Spreading the message: a joint effort

The Centre is mobilising important relays in Europe, in particular existing pan-European networks, such as the Enterprise Europe Network, the European Cluster Collaboration Platform, and networks of European regions and European industry associations. Here in Japan, the Centre is putting in place a group of Trade Promotion Organisations (TPOs) from EU Member States to enable further sustainable cooperation on the ground, complementary to the TPOs meetings organised by the European Commission’s Directorate-General (DG) for Internal Market, Industry, Entrepreneurship and SMEs in Brussels. Together, we can better help European SMEs take advantage of the EPA.

A broader case for cooperation

Beyond the letter of the agreement, the EPA may also have an important triggering effect to reinforce existing and explore new areas of cooperation. Closer ties, can foster cooperation in research and innovation, in the fields of space, the digital economy, the circular economy, climate change, security and defense. But also regulatory cooperation, investment cooperation with the recent EIB-JBIC MoU, and region2region cooperation with the regional cooperation platform in preparation. This positive momentum may also accelerate the important trend for joint EU-Japan business partnerships to operate together in third countries, from South East Asia, to Africa, Latin America, and EU neighboring countries.

In a global context, with rising protectionism and geopolitical uncertainties, succeeding in the EPA implementation is good for the EU and good for Japan. And, on the global scene, it sends a signal that the EU and Japan stand together for sustainable cooperation and team up to preserve the benefits of openness. “The dogmas of the quiet past are inadequate to the stormy present. The occasion is piled high with difficulty, and we must rise with the occasion. As our case is new, so we must think anew and act anew.” Abraham Lincoln 1862—but timeless.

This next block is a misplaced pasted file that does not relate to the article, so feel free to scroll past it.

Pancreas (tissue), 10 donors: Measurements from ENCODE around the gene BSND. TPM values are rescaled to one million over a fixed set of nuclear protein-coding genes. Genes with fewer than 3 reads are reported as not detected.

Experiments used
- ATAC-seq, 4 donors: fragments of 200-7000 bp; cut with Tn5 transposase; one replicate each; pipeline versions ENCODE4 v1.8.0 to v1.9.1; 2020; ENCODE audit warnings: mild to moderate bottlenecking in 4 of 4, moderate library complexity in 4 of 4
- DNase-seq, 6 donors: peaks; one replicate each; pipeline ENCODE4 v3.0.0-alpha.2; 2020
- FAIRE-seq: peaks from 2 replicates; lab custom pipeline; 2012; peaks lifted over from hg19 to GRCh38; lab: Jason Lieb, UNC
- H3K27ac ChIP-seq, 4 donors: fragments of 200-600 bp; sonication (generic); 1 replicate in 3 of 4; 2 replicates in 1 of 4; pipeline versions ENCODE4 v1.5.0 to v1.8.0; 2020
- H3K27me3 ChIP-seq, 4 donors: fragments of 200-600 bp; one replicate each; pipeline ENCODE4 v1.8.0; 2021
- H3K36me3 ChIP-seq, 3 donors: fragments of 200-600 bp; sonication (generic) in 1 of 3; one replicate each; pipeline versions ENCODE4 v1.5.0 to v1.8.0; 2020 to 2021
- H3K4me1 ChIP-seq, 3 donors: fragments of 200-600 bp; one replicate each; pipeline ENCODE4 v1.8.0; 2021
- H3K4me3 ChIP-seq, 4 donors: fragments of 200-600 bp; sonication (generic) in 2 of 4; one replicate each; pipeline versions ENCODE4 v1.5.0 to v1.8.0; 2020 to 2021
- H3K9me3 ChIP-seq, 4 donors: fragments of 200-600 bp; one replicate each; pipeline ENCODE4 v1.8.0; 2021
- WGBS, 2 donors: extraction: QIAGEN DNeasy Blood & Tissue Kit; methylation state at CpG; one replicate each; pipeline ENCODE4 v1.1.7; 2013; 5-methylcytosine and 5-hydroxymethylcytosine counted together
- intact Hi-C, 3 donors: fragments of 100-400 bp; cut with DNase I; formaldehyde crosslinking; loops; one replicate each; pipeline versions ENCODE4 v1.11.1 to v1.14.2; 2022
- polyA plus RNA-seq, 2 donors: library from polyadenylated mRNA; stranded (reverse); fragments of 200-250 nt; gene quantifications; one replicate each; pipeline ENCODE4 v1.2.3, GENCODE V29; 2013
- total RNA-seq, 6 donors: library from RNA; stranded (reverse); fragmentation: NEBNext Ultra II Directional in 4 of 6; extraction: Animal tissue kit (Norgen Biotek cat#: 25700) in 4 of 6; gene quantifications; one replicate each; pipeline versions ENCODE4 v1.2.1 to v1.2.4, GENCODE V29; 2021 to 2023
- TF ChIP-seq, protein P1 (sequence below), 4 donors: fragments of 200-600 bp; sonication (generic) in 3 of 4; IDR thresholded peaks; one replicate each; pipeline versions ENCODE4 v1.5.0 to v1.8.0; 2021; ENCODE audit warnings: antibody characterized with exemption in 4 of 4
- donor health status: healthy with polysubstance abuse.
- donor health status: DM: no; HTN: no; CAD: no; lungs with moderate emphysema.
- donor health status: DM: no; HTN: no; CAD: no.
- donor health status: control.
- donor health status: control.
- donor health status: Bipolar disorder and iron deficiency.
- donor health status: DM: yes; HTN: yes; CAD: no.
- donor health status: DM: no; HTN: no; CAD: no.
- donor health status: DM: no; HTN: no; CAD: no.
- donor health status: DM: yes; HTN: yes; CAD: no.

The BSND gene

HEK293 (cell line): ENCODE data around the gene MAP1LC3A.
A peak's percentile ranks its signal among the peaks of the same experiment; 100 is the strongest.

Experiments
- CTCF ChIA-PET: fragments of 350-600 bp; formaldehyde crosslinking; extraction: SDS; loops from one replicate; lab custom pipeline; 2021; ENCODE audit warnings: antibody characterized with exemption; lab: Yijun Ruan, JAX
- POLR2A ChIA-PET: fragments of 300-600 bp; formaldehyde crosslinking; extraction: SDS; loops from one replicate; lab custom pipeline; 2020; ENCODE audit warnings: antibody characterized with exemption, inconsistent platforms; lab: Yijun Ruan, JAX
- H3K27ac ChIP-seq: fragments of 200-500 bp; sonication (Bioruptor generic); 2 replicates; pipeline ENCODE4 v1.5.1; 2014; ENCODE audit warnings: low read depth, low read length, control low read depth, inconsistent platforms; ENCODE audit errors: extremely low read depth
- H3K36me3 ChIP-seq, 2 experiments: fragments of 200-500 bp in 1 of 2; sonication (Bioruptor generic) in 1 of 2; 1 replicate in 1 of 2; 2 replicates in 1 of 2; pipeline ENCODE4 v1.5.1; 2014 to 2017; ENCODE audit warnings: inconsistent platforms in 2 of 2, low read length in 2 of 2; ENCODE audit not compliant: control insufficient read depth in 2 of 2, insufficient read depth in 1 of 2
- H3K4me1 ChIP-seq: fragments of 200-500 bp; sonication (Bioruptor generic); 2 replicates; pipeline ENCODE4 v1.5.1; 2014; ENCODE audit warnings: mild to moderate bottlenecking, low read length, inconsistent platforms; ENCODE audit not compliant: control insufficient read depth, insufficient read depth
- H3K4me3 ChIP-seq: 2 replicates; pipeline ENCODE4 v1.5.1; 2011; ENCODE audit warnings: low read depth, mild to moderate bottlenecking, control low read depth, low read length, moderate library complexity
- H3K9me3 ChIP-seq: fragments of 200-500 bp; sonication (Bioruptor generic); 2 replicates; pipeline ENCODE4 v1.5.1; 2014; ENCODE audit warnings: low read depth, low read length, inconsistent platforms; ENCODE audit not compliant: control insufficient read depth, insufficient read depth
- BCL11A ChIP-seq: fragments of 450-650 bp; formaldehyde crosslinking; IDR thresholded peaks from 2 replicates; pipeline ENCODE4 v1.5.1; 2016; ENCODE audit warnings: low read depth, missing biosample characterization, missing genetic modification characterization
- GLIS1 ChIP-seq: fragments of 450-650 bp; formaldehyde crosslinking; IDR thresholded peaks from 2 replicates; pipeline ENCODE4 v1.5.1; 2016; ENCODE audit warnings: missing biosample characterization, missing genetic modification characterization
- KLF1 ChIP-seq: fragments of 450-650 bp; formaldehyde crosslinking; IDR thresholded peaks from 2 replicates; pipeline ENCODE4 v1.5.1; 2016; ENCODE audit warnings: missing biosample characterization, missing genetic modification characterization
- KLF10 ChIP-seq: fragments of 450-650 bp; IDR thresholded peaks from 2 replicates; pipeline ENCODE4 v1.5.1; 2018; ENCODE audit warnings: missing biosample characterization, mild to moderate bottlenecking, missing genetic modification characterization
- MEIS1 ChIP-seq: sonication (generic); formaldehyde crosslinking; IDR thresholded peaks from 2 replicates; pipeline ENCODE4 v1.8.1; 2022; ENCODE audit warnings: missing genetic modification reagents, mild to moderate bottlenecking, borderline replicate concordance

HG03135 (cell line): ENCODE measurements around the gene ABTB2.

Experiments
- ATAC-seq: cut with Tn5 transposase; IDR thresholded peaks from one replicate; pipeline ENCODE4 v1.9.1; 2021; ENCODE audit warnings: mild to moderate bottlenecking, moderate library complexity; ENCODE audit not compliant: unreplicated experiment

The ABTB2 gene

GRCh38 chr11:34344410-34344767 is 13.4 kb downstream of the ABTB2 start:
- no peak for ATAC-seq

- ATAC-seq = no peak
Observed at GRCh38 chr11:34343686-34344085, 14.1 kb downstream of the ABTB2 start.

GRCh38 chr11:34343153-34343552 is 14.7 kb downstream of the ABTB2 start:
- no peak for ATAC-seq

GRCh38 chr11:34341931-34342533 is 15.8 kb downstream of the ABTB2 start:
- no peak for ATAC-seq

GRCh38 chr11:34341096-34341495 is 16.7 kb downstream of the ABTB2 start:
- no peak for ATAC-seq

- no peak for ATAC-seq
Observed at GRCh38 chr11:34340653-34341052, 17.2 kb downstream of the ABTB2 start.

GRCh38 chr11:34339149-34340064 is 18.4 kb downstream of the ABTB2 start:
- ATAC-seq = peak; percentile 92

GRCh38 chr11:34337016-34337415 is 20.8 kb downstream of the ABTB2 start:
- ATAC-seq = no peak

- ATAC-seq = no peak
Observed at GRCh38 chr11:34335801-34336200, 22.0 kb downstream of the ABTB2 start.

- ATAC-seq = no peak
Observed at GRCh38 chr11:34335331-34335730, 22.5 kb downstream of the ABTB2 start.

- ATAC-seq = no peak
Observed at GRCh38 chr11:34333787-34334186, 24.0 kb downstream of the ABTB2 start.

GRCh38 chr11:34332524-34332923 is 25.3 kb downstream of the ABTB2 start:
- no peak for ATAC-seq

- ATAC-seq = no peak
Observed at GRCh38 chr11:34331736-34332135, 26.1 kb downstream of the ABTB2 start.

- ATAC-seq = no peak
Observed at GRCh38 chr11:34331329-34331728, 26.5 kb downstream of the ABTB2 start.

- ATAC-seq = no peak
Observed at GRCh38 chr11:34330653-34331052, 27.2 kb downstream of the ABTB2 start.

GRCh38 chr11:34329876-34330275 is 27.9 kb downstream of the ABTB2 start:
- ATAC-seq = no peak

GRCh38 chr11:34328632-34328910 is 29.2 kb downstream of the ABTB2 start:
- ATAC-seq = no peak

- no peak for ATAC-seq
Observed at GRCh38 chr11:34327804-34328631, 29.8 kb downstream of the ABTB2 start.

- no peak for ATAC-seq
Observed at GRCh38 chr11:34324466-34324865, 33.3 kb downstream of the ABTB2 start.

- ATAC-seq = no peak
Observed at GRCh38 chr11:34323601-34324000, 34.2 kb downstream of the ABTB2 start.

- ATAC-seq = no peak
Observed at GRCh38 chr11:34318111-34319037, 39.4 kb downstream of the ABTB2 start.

Copyright: Photo of Tokyo by Steven Diaz on Unsplash

About the author

Dr. Philippe de Taxis du Poët is the EU-side General Manager of the EU-Japan Centre for Industrial Cooperation, a member of the Enterprise Europe Network. The Centre was established in 1987 as a joint venture of the European Commission’s Directorate-General (DG) for Internal Market, Industry, Entrepreneurship and SMEs and the Japanese Ministry of Economy, Trade and Industry (METI). Dr. de Taxis du Poët is also Minister Counsellor at the Delegation of the European Union to Japan.

Disclaimer

The information and views set out in this blog are those of the author(s) and do not necessarily reflect the official opinion of the European Union. Neither the European Union institutions and bodies nor any person acting on their behalf may be held responsible for the use which may be made of the information contained therein.